Winter Ranges of Migratory Turkey Vultures in Venezuela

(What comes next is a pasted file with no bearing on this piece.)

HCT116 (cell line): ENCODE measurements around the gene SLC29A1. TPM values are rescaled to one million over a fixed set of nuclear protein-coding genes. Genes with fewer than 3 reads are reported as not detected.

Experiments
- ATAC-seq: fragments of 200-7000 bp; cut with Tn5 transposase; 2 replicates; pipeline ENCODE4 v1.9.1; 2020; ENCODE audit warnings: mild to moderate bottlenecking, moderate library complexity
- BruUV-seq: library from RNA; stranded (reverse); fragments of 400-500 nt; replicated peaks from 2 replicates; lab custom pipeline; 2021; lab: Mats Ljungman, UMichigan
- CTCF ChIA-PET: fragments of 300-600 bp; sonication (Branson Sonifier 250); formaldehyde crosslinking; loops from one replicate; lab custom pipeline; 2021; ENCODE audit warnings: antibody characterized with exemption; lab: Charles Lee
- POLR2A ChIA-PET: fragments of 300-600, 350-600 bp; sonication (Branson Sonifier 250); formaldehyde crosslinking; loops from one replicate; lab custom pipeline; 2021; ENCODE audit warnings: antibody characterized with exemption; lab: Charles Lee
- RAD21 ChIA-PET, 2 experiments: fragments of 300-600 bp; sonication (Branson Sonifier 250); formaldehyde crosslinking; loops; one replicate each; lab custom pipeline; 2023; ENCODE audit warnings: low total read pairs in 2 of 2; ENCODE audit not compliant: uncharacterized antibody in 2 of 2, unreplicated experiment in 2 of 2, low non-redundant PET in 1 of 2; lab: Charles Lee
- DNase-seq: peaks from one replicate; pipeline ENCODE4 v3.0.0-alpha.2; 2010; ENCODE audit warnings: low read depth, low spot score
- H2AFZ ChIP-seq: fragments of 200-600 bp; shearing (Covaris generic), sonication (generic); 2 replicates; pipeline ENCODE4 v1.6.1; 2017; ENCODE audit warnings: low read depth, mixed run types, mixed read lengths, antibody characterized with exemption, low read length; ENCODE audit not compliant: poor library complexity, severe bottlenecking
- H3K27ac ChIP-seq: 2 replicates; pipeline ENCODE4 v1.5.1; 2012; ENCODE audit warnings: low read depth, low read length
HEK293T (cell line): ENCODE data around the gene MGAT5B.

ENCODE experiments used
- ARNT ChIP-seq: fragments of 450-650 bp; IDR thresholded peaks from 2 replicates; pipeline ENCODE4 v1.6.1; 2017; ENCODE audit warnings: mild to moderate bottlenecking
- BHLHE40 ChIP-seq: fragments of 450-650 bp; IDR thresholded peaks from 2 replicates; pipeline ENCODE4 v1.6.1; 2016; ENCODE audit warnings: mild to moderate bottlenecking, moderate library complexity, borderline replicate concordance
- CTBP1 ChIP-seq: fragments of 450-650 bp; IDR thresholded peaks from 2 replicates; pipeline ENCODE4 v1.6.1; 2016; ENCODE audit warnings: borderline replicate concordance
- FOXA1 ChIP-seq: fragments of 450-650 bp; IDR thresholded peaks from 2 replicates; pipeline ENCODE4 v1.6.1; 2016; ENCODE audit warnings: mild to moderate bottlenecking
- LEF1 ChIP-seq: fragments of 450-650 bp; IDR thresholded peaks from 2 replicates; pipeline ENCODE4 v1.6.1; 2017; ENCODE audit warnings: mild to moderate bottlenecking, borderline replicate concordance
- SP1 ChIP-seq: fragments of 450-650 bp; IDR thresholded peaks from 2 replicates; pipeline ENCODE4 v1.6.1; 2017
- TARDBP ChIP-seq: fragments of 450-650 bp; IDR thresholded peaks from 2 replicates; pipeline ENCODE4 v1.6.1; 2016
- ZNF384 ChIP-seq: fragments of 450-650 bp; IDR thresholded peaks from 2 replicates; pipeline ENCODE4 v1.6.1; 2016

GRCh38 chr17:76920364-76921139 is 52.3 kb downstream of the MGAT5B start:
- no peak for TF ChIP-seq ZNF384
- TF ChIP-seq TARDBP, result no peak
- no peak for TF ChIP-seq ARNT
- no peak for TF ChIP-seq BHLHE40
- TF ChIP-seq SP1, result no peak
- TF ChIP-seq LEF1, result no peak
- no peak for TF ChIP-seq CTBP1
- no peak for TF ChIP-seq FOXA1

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We used four Global Positioning System (GPS) satellite transmitters to calculate the wintering ranges of migratory Turkey Vultures (Cathartes aura) that breed in Saskatchewan, Canada, and winter in Venezuela. Between 2007 and 2011, 95% fixed-kernel estimators of range size varied from 54 to 76 731 km2 with an average of 16 814 ± 28 606 km2 (SD), while those calculated with 95% Minimum Convex Polygons ranged from 22 to 46 778 km2 and averaged 9545 ± 17 356 km2. The smallest wintering range was comparable to previously reported range sizes, but our largest wintering range greatly exceeded anything yet recorded. Variation in winter range sizes may be attributed to resource availability, migration costs, and the absence of obligations associated with breeding. Each vulture had a “primary nocturnal roost” to which it returned frequently; each spent more hours (evenings, nights, and mornings) at and within 1 km of such roosts, than it did foraging during midday. Our results increased our understanding of the feeding and movement ecology of North American migratory Turkey Vultures overwintering in South America.